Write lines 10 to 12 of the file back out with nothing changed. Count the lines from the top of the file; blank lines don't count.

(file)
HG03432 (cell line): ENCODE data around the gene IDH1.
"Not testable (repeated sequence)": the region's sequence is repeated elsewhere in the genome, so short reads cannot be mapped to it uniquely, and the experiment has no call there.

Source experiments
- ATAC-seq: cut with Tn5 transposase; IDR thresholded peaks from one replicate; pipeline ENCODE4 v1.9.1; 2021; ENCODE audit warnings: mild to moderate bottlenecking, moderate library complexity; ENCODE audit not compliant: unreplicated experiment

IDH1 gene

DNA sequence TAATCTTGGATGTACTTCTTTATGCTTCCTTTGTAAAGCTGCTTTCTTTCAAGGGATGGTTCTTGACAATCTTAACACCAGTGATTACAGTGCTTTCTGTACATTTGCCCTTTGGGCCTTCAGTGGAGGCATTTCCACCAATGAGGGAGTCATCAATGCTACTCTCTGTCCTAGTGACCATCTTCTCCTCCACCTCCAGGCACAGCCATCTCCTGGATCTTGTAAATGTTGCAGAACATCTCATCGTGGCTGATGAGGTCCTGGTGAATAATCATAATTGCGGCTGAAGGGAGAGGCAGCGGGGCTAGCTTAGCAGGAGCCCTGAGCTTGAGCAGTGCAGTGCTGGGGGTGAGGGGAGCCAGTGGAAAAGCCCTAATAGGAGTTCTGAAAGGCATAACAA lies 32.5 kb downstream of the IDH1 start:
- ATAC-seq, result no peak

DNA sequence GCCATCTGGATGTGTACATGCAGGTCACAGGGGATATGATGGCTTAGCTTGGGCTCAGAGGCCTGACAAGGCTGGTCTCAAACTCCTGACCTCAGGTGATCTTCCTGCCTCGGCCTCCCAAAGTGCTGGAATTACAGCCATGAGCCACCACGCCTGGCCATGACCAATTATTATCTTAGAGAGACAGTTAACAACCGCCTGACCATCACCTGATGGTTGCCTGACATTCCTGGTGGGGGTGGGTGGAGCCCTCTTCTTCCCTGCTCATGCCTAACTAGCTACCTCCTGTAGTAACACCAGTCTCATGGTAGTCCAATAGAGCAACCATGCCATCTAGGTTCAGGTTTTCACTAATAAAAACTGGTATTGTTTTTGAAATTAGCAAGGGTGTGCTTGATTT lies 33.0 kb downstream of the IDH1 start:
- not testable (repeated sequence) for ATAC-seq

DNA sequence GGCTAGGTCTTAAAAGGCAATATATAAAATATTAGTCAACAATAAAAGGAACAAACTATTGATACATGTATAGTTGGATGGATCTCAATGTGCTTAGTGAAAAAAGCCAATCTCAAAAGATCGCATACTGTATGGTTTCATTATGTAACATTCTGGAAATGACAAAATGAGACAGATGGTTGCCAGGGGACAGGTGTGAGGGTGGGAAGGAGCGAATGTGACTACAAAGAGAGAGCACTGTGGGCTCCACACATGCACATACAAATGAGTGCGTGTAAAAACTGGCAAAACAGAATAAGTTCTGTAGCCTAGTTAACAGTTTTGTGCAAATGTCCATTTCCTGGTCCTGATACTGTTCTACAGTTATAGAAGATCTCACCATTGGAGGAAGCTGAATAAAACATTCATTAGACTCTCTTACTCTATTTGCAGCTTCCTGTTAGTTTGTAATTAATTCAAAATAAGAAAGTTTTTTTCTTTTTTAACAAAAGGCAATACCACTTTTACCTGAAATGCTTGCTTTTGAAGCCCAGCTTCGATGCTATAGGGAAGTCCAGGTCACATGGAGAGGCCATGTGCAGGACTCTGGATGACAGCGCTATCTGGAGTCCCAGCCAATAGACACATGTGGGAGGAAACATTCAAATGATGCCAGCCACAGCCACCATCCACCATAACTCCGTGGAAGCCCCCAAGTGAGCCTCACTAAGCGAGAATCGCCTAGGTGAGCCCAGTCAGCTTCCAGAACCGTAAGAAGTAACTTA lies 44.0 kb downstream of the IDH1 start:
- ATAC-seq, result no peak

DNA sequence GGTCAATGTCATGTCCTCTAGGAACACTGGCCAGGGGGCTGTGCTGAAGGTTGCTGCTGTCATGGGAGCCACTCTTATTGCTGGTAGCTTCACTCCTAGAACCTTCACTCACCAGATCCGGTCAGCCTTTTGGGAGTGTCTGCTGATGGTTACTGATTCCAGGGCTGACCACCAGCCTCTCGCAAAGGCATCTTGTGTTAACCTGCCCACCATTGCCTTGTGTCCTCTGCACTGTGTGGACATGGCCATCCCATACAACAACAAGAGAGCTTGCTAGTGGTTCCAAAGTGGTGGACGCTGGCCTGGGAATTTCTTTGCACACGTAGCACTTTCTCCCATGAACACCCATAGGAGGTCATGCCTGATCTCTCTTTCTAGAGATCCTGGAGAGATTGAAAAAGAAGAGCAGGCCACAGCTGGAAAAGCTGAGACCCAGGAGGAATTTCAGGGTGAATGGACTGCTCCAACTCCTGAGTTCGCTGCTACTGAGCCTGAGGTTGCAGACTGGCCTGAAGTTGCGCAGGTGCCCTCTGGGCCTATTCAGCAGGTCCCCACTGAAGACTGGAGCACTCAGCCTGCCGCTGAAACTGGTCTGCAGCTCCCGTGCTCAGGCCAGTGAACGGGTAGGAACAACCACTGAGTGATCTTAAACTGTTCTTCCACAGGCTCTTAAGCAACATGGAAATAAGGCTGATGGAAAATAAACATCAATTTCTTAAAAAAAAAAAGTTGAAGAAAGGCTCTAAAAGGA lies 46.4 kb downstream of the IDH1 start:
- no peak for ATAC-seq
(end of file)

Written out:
DNA sequence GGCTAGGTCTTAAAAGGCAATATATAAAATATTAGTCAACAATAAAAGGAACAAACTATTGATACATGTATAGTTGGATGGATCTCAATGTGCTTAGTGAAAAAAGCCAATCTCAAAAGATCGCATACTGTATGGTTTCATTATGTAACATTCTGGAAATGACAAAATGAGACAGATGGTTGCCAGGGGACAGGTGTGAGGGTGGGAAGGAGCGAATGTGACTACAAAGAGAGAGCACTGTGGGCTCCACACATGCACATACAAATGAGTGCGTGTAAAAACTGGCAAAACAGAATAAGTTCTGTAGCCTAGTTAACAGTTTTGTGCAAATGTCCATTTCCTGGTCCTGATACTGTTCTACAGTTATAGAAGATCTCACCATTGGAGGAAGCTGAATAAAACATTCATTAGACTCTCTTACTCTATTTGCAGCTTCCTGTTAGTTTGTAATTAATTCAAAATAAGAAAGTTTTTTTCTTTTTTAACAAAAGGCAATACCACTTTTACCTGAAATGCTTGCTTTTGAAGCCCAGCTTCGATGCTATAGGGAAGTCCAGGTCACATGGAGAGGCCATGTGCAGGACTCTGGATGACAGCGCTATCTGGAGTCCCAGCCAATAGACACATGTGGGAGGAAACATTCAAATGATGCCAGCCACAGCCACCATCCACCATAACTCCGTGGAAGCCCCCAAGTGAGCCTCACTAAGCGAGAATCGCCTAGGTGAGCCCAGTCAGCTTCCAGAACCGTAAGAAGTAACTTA lies 44.0 kb downstream of the IDH1 start:
- ATAC-seq, result no peak

DNA sequence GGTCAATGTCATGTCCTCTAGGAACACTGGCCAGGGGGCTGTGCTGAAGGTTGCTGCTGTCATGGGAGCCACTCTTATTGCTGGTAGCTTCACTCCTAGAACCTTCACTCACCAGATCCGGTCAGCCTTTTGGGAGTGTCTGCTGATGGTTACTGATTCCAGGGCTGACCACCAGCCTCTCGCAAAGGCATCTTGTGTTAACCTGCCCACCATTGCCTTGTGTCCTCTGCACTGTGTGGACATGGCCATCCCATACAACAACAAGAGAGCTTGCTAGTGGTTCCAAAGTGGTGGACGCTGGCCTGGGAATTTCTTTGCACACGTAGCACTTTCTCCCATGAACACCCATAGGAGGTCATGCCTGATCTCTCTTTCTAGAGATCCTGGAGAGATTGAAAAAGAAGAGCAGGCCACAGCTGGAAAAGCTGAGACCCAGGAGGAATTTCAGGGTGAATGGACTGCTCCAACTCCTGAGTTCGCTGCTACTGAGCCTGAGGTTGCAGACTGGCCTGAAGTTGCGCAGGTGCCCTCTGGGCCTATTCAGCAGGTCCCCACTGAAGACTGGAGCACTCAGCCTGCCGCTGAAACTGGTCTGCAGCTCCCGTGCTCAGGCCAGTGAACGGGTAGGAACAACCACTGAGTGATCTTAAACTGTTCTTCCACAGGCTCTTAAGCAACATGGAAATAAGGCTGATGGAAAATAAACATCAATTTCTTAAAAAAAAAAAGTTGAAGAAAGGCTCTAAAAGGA lies 46.4 kb downstream of the IDH1 start: